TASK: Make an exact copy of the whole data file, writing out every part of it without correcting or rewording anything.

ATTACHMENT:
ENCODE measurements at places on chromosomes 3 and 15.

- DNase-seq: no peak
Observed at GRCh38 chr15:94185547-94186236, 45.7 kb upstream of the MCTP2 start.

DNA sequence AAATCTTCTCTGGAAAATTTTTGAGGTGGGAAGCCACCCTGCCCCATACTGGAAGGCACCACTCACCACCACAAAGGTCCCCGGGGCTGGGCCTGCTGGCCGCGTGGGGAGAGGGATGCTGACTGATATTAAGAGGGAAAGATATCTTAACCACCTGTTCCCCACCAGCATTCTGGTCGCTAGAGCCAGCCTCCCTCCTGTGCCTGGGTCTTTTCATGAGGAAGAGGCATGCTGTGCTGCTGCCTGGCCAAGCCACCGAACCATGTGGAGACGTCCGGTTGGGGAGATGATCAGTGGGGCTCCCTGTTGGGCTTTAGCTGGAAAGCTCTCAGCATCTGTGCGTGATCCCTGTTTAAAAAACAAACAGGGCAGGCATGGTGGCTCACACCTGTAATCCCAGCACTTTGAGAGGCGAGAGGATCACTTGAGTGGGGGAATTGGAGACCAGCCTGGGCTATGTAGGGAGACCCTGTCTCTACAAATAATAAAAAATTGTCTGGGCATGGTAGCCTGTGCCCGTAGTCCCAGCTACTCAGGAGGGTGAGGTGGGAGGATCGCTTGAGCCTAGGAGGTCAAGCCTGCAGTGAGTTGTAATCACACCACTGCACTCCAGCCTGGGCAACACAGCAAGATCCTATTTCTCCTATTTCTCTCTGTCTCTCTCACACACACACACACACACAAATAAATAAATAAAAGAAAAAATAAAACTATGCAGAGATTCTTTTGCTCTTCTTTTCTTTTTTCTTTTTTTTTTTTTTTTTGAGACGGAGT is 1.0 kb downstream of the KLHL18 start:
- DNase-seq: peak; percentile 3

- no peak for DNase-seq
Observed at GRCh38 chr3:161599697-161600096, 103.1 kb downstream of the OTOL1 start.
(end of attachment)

ENCODE measurements at places on chromosomes 3 and 15.

- DNase-seq: no peak
Observed at GRCh38 chr15:94185547-94186236, 45.7 kb upstream of the MCTP2 start.

DNA sequence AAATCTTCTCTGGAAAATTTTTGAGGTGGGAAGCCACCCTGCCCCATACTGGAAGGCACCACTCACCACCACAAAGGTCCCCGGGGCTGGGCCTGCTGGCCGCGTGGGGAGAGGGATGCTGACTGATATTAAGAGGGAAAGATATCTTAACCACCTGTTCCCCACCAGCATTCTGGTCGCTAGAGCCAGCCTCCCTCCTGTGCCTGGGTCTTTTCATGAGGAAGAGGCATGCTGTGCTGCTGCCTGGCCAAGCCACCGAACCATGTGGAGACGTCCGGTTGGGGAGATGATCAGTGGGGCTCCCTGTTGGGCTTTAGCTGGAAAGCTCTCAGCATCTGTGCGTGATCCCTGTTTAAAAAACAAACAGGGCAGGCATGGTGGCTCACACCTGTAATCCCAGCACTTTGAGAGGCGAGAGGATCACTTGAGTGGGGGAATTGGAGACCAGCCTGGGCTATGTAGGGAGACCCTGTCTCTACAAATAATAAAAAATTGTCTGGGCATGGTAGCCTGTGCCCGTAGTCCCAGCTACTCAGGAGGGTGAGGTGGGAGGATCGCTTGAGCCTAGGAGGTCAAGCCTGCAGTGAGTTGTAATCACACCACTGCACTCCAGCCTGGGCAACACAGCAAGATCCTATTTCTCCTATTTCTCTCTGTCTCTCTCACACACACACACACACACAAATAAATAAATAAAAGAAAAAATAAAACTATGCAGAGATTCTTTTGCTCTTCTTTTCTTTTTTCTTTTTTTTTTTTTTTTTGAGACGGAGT is 1.0 kb downstream of the KLHL18 start:
- DNase-seq: peak; percentile 3

- no peak for DNase-seq
Observed at GRCh38 chr3:161599697-161600096, 103.1 kb downstream of the OTOL1 start.